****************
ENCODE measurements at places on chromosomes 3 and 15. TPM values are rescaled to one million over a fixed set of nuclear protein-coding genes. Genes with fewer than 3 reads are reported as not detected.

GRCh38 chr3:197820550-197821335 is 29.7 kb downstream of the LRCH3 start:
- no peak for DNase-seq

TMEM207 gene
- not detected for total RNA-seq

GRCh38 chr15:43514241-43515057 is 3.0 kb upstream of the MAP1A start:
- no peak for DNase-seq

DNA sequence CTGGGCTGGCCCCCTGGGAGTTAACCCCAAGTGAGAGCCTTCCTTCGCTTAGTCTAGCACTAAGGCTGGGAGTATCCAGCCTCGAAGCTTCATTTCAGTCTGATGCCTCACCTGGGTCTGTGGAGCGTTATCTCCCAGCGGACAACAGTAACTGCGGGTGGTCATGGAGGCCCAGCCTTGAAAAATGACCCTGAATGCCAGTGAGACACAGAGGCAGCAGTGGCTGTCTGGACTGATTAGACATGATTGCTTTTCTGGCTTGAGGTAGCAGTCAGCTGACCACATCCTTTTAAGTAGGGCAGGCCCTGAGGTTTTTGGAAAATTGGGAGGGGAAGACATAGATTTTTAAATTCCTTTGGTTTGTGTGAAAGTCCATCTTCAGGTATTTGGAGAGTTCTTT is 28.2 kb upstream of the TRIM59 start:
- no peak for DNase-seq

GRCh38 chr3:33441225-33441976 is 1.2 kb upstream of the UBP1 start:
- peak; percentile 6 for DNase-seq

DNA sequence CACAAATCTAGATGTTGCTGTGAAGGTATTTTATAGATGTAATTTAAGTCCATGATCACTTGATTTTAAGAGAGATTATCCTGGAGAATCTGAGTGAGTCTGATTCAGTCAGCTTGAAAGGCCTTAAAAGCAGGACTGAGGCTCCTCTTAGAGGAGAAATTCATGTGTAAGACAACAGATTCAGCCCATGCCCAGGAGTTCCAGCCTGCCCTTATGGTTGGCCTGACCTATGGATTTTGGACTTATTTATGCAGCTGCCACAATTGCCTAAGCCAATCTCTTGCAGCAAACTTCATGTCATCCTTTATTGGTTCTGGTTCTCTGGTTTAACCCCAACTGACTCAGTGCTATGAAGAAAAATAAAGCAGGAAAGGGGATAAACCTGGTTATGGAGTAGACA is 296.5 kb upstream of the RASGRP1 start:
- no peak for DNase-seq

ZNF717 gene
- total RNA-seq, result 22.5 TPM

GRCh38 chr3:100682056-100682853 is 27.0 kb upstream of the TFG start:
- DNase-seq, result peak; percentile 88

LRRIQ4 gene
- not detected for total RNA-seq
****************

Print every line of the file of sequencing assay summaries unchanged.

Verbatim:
ENCODE measurements at places on chromosomes 3 and 15. TPM values are rescaled to one million over a fixed set of nuclear protein-coding genes. Genes with fewer than 3 reads are reported as not detected.

GRCh38 chr3:197820550-197821335 is 29.7 kb downstream of the LRCH3 start:
- no peak for DNase-seq

TMEM207 gene
- not detected for total RNA-seq

GRCh38 chr15:43514241-43515057 is 3.0 kb upstream of the MAP1A start:
- no peak for DNase-seq

DNA sequence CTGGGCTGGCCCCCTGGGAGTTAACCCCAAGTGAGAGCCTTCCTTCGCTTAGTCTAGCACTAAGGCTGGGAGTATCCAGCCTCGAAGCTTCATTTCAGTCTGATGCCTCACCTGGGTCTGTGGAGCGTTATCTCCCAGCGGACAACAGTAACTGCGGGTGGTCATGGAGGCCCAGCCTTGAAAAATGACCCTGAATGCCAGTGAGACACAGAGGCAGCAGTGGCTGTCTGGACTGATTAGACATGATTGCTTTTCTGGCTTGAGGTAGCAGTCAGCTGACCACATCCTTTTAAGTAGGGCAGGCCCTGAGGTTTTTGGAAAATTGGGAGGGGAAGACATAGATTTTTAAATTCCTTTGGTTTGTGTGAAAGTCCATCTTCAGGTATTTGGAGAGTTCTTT is 28.2 kb upstream of the TRIM59 start:
- no peak for DNase-seq

GRCh38 chr3:33441225-33441976 is 1.2 kb upstream of the UBP1 start:
- peak; percentile 6 for DNase-seq

DNA sequence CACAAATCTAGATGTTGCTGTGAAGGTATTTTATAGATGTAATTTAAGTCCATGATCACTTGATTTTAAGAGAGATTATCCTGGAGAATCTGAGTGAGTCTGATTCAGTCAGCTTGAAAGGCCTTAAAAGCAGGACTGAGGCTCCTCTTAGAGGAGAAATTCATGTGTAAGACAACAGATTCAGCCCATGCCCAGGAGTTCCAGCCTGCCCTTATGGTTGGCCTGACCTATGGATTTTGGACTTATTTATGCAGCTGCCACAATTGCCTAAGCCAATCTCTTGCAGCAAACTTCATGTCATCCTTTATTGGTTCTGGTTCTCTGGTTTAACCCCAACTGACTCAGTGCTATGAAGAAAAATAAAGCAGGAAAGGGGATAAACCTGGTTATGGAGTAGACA is 296.5 kb upstream of the RASGRP1 start:
- no peak for DNase-seq

ZNF717 gene
- total RNA-seq, result 22.5 TPM

GRCh38 chr3:100682056-100682853 is 27.0 kb upstream of the TFG start:
- DNase-seq, result peak; percentile 88

LRRIQ4 gene
- not detected for total RNA-seq